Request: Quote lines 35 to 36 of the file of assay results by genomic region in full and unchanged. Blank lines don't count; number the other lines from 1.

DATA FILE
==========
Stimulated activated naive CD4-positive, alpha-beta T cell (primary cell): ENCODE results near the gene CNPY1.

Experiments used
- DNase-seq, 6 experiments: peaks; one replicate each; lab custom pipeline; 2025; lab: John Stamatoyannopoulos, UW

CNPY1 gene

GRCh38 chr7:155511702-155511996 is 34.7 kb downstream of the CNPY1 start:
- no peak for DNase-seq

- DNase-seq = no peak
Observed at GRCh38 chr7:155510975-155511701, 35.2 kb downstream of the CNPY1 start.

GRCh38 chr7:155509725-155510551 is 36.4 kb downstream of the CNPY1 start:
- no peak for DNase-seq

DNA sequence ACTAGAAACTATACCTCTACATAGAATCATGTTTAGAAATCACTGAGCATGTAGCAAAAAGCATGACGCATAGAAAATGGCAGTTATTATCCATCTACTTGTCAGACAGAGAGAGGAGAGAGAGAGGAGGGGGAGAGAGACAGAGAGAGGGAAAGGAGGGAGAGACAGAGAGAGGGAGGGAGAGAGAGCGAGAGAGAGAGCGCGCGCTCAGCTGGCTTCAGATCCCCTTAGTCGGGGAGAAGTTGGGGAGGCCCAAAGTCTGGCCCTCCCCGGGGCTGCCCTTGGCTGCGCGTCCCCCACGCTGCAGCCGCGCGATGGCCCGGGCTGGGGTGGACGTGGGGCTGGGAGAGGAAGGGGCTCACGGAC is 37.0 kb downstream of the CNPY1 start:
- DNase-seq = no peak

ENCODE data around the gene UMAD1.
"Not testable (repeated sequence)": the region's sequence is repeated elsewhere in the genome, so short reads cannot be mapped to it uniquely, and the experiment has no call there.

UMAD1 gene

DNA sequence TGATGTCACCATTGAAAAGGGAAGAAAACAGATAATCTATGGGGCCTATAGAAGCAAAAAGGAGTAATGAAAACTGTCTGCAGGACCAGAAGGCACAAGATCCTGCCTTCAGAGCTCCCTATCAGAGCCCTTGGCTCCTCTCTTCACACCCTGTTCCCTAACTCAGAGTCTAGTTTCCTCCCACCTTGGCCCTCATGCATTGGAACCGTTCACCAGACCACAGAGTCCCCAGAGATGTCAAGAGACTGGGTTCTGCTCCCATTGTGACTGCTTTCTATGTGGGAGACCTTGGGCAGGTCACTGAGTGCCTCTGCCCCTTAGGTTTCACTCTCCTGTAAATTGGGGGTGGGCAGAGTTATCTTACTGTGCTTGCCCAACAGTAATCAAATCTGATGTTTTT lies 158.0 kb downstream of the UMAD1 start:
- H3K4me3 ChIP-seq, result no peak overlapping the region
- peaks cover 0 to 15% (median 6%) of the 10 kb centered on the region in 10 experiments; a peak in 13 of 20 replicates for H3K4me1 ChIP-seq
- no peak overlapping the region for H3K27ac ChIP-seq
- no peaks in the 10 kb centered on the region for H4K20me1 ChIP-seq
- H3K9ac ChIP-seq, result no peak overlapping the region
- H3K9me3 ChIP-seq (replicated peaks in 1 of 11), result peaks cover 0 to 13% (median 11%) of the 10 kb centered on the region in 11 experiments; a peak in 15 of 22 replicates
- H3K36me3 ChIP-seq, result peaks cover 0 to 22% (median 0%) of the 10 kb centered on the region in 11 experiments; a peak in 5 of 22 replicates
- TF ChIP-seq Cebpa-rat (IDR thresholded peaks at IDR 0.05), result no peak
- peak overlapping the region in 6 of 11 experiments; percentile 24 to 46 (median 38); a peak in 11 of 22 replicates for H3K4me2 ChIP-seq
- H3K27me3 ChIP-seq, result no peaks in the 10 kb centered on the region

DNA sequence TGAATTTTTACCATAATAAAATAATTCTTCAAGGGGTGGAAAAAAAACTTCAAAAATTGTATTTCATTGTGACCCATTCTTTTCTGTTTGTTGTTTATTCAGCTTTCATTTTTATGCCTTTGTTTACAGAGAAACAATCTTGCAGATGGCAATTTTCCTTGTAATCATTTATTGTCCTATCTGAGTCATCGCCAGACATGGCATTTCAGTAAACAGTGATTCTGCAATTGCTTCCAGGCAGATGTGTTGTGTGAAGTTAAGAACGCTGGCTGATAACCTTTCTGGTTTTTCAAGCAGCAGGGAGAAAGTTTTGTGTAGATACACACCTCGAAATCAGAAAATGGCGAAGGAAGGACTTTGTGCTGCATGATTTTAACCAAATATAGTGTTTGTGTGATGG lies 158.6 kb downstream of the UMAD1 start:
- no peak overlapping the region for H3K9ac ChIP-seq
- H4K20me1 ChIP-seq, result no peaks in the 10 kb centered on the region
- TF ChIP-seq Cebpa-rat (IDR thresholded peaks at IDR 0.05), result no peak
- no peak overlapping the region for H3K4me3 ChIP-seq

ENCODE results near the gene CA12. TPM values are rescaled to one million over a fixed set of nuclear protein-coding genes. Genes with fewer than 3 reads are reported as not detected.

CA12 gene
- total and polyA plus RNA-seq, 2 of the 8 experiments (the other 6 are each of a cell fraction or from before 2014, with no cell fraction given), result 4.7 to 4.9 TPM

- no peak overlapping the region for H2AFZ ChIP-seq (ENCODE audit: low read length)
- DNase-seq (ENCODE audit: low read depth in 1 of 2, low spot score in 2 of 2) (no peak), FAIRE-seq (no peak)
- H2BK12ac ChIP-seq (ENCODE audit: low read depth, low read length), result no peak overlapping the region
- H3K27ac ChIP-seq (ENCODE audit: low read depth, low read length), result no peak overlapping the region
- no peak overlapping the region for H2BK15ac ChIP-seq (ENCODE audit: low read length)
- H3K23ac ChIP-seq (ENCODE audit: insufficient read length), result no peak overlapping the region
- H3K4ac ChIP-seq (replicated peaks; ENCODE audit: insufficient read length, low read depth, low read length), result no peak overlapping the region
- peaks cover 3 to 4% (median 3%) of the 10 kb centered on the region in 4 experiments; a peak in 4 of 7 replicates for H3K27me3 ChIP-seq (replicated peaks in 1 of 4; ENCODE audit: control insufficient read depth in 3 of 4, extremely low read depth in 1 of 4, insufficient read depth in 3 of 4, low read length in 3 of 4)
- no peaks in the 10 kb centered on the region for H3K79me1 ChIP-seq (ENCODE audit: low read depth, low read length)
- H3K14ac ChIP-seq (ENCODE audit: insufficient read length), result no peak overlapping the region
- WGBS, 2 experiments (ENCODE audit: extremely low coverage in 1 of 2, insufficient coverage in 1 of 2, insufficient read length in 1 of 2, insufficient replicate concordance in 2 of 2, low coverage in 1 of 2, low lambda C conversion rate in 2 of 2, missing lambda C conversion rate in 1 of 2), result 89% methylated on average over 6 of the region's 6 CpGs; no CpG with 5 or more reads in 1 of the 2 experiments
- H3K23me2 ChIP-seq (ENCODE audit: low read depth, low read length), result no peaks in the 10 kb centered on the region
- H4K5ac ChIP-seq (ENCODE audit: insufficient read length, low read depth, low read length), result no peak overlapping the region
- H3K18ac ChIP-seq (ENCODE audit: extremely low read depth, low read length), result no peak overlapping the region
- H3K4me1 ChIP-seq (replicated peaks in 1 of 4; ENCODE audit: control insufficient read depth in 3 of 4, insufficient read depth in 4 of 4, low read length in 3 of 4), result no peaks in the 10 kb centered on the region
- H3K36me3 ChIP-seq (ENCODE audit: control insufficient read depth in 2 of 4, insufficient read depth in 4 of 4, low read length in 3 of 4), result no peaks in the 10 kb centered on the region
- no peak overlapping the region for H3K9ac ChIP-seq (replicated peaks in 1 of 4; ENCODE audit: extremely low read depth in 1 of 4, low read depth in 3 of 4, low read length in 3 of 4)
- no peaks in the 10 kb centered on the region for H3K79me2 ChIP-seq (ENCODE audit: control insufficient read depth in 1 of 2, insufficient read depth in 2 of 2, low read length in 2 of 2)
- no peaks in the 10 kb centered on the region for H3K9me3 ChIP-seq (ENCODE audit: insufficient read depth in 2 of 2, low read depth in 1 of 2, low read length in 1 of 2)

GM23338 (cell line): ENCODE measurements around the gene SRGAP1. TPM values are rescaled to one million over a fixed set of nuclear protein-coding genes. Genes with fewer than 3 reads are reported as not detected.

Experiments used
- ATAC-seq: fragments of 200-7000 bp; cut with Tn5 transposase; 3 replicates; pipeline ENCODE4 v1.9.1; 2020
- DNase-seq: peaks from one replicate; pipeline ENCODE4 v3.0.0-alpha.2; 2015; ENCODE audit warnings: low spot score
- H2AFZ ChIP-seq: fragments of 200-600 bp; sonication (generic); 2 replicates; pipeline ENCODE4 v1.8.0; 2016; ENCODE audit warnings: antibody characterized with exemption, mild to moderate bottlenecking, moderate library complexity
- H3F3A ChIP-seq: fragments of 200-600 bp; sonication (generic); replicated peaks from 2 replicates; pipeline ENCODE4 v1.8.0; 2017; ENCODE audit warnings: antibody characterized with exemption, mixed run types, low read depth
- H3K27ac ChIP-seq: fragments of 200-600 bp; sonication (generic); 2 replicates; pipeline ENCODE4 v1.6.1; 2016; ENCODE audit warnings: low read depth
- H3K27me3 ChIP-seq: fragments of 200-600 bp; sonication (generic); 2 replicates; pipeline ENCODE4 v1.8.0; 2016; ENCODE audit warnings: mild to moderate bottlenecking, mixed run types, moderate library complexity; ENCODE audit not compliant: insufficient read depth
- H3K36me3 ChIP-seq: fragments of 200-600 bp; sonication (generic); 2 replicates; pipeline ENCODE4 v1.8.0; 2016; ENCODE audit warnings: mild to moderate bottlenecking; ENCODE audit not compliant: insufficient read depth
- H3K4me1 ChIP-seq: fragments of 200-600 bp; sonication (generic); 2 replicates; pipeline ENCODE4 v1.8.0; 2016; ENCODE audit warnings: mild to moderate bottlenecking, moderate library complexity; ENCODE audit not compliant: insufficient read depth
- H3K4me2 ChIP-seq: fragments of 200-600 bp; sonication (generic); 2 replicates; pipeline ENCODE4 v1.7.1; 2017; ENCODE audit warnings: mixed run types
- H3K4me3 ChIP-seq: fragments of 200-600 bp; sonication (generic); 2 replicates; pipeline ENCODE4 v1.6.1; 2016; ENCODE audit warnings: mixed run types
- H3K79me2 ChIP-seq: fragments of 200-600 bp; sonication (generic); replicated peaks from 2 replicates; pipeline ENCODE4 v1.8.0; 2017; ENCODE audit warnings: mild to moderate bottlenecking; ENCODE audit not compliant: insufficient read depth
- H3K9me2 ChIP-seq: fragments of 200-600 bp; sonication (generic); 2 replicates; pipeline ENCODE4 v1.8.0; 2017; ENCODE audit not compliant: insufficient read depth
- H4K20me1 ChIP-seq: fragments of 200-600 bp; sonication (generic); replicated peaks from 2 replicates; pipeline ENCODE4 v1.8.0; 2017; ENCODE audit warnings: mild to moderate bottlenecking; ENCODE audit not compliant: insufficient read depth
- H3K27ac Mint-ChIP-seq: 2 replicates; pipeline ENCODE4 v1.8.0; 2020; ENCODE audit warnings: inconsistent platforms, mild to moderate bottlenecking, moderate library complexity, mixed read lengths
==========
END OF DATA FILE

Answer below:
- no peak overlapping the region for H2AFZ ChIP-seq (ENCODE audit: low read length)
- DNase-seq (ENCODE audit: low read depth in 1 of 2, low spot score in 2 of 2) (no peak), FAIRE-seq (no peak)